This past Saturday I went into Sendai with some ALT friends to go see another Vegalta Sendai game. Last time we went we sat in the regular section, but this time we were sure to sit in the supporter section. The atmosphere was electric and made the game a lot more enjoyable. It might be hard to believe but ONLY the supporter section cheers and chants; the non-supporter section sits in a coma-like state!
Sitting with thousands of other Vegalta fans I was able to learn a lot of the team chants and by the end of the game I was singing along. Most of them actually use English instead of Japanese. The funniest by far is “Hey. Hey. Hey. Why don’t you Su-por-to Sendai.” Those lyrics are chanted to a rhythm and accompanied by hand movements similar to flight commands.
Vegalta scored a decent goal and ended up winning the game 1-0. Next year I’m thinking about buying season tickets or something so I can always be in the supporter section AND so I can have a seat. Our tickets this past Saturday were “standing only,” so we had to find an empty aisle and stand.
After the game, some of my friends had to go home. The rest of us decided to stick around and spend the night in Sendai. Just like last time I was in the city (see Fate, Elevators, and a Night in Sendai), I didn’t have any set plan. And…just like last time the night ended up being a blast!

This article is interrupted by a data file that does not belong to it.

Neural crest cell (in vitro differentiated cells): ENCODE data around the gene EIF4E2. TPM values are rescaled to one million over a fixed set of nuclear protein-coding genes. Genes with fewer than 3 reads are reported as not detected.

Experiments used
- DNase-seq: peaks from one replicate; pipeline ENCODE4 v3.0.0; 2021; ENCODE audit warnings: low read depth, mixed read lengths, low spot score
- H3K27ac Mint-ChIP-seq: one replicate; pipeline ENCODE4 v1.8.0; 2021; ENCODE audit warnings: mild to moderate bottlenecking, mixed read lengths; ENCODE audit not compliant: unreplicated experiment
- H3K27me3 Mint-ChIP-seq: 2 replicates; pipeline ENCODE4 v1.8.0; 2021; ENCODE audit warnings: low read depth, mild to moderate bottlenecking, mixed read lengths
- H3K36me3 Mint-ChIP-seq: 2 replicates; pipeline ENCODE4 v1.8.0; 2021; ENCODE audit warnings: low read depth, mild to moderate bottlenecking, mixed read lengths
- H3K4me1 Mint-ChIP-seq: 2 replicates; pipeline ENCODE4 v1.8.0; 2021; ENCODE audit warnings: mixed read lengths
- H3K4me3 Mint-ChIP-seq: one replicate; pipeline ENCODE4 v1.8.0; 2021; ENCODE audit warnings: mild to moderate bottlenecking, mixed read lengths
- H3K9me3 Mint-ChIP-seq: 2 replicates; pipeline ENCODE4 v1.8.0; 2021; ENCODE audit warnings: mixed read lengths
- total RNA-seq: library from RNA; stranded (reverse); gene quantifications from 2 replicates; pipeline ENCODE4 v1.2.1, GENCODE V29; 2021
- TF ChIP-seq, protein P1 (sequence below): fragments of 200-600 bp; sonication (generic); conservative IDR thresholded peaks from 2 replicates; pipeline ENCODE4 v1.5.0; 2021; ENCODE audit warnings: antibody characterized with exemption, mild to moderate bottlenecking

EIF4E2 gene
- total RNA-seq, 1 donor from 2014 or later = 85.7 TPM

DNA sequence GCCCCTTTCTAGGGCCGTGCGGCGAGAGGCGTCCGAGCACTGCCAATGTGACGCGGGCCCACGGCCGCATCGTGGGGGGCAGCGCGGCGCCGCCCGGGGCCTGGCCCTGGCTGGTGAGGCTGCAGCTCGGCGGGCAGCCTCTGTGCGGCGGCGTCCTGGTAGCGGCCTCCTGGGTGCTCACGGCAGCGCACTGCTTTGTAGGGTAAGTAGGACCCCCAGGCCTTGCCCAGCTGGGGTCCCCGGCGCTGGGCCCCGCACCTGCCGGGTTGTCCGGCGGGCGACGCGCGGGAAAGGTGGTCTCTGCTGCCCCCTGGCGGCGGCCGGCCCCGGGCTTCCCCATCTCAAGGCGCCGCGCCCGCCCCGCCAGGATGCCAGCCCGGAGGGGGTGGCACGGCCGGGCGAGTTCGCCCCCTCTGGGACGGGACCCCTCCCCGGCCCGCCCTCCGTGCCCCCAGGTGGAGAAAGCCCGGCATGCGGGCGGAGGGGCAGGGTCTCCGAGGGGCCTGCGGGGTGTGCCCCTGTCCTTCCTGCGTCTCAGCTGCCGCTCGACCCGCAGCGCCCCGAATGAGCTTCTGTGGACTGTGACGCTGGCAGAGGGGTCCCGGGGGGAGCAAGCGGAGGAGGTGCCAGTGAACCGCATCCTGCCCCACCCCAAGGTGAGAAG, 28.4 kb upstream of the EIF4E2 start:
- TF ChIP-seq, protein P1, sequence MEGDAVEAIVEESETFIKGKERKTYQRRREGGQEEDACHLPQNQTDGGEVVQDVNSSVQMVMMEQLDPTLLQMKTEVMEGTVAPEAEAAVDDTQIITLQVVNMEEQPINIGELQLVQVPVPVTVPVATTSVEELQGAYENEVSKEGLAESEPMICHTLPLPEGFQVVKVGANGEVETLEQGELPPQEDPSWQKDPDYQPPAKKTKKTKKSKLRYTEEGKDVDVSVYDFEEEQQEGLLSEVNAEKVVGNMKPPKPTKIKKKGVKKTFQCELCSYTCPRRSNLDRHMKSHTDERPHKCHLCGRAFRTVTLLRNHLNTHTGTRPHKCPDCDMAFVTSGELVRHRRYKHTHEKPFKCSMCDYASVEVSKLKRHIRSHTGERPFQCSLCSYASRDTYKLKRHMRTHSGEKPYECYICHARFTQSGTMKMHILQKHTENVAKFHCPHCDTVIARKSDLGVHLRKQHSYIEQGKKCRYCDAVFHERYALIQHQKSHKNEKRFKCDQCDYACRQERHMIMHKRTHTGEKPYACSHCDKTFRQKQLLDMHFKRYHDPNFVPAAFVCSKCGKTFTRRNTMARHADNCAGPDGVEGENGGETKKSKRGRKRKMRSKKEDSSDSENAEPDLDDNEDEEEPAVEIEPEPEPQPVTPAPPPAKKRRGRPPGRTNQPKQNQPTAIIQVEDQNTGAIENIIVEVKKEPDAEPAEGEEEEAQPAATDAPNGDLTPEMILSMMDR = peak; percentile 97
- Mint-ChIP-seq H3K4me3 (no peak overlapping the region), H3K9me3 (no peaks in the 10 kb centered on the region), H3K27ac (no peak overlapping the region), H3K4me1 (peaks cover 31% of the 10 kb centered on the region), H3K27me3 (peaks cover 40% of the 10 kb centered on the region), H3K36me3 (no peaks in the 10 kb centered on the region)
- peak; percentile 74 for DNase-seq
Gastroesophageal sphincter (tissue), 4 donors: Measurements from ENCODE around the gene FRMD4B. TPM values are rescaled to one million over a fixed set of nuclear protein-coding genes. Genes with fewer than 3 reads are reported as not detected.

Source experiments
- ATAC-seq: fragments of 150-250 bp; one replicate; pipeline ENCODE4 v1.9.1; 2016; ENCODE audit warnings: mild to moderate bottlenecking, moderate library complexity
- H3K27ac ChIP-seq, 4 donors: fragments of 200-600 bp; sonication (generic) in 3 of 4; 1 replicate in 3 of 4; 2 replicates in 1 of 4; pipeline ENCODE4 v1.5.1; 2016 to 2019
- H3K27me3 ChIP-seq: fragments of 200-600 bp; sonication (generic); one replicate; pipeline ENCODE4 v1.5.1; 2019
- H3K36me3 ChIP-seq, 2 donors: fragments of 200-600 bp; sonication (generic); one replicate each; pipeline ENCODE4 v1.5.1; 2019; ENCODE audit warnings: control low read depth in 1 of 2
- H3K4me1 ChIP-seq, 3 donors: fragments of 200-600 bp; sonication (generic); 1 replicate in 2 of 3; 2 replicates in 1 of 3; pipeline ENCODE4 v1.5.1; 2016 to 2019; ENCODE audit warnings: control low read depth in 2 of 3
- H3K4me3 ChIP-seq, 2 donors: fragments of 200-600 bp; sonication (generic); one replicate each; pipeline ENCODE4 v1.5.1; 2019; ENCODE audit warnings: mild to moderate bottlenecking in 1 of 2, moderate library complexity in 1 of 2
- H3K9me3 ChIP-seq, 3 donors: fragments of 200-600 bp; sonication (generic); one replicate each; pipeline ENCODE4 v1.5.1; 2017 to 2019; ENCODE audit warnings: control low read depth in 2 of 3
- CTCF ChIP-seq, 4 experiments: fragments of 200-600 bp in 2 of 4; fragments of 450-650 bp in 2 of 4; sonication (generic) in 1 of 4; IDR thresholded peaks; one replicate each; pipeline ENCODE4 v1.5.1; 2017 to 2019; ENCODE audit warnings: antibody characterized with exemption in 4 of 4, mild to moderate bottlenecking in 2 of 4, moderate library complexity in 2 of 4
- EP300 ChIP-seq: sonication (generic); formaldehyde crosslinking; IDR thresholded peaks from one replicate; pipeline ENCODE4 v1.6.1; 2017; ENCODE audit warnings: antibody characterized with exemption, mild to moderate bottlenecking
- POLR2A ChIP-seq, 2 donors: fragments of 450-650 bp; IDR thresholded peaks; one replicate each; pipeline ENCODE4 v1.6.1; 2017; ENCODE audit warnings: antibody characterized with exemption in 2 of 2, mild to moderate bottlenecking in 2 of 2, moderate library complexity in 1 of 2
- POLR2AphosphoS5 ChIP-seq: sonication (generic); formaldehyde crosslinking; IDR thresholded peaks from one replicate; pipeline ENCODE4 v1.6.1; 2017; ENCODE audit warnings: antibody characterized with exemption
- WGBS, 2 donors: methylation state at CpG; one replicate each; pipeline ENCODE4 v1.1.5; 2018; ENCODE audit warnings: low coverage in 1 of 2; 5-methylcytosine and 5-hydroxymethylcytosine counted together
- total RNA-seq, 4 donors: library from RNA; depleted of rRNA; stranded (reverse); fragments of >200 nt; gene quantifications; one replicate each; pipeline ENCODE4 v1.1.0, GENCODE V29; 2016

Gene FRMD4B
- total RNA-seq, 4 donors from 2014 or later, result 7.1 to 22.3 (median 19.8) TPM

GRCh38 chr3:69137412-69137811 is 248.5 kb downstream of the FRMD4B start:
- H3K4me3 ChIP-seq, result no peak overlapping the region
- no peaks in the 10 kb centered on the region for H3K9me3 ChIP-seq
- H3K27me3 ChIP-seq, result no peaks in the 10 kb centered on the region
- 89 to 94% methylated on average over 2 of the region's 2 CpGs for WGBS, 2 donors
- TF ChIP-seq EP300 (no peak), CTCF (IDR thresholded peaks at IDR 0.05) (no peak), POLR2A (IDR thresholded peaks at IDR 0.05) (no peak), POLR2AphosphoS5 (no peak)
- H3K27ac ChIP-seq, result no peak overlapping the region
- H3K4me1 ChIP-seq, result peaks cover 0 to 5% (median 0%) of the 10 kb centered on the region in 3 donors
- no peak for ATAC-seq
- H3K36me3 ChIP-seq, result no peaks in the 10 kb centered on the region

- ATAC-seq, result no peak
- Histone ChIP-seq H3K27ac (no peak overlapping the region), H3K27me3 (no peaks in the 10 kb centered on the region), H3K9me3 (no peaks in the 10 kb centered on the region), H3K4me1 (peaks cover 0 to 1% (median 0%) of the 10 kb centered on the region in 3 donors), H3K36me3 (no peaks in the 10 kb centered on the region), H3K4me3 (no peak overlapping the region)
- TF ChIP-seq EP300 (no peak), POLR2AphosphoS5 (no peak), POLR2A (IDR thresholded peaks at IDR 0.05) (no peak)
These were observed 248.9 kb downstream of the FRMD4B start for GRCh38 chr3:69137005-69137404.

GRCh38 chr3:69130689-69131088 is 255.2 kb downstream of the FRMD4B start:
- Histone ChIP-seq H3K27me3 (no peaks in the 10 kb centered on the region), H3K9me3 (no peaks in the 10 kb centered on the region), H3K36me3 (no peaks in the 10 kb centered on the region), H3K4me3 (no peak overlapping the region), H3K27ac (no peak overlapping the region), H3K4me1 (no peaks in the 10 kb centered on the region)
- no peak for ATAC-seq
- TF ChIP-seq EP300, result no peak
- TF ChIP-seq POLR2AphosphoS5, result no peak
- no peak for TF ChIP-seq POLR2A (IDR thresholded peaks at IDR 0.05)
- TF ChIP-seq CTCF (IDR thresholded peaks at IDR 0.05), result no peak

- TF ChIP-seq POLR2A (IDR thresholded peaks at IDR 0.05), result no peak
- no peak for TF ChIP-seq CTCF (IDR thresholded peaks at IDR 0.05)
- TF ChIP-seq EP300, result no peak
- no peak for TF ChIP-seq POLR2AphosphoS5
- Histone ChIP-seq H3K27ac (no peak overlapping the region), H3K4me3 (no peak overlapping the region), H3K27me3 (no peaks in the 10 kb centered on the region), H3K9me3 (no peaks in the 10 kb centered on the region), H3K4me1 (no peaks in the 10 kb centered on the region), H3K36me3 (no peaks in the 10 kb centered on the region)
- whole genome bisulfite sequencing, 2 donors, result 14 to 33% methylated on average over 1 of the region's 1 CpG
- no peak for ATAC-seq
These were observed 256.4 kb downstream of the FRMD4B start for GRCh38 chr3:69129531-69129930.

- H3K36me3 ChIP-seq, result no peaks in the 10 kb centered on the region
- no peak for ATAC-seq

We went to a tasty–but slightly pricey–Mexican restaurant by Sendai station. The place had style and definitely merits a second visit. Plus, it’s the only place I know of where I can get Mexican in the area. We hung out in the restaurant for a while enjoying the warmth and atmosphere. Eventually we decided to go explore and find something to do. I knew of some places because of my last adventure in Sendai so I led the way. Unfortunately we missed the first place and the second place required reservations because it was so packed!
We walked around for a while looking for a new place and decided that a jazz club/bar was ideal. Sendai seems to have somewhat of a jazz scene because we discovered about three new places. The last one we went to was small, dimly lit, and felt right. The best part was we saw a band setting up and assumed there would be live music; we were right. The best part was that after sitting down we were approached by a waitress who asked us for drink orders and if we played any instruments! Turns out that every first Saturday of the month the club has an open mic set up where people can come in to have a session. The music was pretty good and the mood was right.
Another great night had in Sendai.